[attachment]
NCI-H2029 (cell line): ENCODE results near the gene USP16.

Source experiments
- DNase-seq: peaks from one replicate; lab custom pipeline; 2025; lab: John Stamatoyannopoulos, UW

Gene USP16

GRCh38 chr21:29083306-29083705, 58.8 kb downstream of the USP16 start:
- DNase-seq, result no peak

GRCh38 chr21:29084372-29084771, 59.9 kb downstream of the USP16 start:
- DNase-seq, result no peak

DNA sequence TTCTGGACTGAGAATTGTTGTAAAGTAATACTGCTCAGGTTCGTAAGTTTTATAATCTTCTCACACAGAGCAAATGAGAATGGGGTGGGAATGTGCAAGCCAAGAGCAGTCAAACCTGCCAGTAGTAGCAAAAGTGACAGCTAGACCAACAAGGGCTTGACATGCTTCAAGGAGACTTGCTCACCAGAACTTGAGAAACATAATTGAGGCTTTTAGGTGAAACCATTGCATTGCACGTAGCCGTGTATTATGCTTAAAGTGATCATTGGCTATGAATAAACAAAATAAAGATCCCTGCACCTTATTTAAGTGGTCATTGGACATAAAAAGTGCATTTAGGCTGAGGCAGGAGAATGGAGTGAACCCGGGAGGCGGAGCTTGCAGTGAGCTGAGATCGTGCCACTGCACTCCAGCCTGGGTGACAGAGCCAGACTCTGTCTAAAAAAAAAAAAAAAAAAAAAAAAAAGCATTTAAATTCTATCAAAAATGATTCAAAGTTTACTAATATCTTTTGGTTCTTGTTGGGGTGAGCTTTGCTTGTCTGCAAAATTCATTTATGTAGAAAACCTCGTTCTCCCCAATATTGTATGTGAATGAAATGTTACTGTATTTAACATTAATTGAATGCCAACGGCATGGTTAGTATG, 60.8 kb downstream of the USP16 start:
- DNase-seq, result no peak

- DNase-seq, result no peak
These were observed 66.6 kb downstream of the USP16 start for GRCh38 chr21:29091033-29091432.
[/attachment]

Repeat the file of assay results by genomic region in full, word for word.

NCI-H2029 (cell line): ENCODE results near the gene USP16.

Source experiments
- DNase-seq: peaks from one replicate; lab custom pipeline; 2025; lab: John Stamatoyannopoulos, UW

Gene USP16

GRCh38 chr21:29083306-29083705, 58.8 kb downstream of the USP16 start:
- DNase-seq, result no peak

GRCh38 chr21:29084372-29084771, 59.9 kb downstream of the USP16 start:
- DNase-seq, result no peak

DNA sequence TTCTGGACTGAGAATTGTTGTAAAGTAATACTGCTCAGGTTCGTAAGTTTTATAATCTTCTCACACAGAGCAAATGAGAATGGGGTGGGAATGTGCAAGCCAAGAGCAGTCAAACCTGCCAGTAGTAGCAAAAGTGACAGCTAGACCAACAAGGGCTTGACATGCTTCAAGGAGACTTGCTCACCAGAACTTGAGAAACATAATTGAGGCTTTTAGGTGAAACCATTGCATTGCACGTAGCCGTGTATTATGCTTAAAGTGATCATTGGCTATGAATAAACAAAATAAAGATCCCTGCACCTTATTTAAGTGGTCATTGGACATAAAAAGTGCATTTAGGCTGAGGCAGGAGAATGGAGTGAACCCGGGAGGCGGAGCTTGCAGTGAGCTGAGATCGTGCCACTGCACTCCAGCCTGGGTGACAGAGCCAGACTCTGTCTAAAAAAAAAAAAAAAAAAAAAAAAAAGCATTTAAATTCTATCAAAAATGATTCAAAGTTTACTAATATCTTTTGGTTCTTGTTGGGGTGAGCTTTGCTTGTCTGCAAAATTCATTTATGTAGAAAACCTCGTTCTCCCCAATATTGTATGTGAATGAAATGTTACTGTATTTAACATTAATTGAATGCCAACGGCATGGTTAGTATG, 60.8 kb downstream of the USP16 start:
- DNase-seq, result no peak

- DNase-seq, result no peak
These were observed 66.6 kb downstream of the USP16 start for GRCh38 chr21:29091033-29091432.